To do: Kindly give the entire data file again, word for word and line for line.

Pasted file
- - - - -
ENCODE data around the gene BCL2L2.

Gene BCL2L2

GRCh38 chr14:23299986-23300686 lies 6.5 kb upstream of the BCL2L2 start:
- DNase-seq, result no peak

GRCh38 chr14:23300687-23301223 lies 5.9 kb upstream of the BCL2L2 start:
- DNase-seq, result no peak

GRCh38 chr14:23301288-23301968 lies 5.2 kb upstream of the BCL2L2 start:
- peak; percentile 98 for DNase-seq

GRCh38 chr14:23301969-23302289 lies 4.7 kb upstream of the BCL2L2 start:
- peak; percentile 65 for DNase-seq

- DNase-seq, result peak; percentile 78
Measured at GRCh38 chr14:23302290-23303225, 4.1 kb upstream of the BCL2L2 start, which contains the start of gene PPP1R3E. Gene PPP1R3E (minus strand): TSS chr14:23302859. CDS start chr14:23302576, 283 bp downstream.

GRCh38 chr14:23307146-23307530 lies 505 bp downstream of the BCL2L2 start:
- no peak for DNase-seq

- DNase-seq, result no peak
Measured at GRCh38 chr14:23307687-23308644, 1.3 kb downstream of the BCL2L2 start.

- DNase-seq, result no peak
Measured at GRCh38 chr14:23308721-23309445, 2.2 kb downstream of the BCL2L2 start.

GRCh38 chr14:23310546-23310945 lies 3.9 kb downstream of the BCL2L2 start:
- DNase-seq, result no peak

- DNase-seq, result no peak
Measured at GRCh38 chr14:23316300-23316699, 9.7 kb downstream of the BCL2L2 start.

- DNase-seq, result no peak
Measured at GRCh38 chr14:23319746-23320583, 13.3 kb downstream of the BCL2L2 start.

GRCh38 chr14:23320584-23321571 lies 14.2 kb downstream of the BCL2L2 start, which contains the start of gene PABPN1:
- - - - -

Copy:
ENCODE data around the gene BCL2L2.

Gene BCL2L2

GRCh38 chr14:23299986-23300686 lies 6.5 kb upstream of the BCL2L2 start:
- DNase-seq, result no peak

GRCh38 chr14:23300687-23301223 lies 5.9 kb upstream of the BCL2L2 start:
- DNase-seq, result no peak

GRCh38 chr14:23301288-23301968 lies 5.2 kb upstream of the BCL2L2 start:
- peak; percentile 98 for DNase-seq

GRCh38 chr14:23301969-23302289 lies 4.7 kb upstream of the BCL2L2 start:
- peak; percentile 65 for DNase-seq

- DNase-seq, result peak; percentile 78
Measured at GRCh38 chr14:23302290-23303225, 4.1 kb upstream of the BCL2L2 start, which contains the start of gene PPP1R3E. Gene PPP1R3E (minus strand): TSS chr14:23302859. CDS start chr14:23302576, 283 bp downstream.

GRCh38 chr14:23307146-23307530 lies 505 bp downstream of the BCL2L2 start:
- no peak for DNase-seq

- DNase-seq, result no peak
Measured at GRCh38 chr14:23307687-23308644, 1.3 kb downstream of the BCL2L2 start.

- DNase-seq, result no peak
Measured at GRCh38 chr14:23308721-23309445, 2.2 kb downstream of the BCL2L2 start.

GRCh38 chr14:23310546-23310945 lies 3.9 kb downstream of the BCL2L2 start:
- DNase-seq, result no peak

- DNase-seq, result no peak
Measured at GRCh38 chr14:23316300-23316699, 9.7 kb downstream of the BCL2L2 start.

- DNase-seq, result no peak
Measured at GRCh38 chr14:23319746-23320583, 13.3 kb downstream of the BCL2L2 start.

GRCh38 chr14:23320584-23321571 lies 14.2 kb downstream of the BCL2L2 start, which contains the start of gene PABPN1: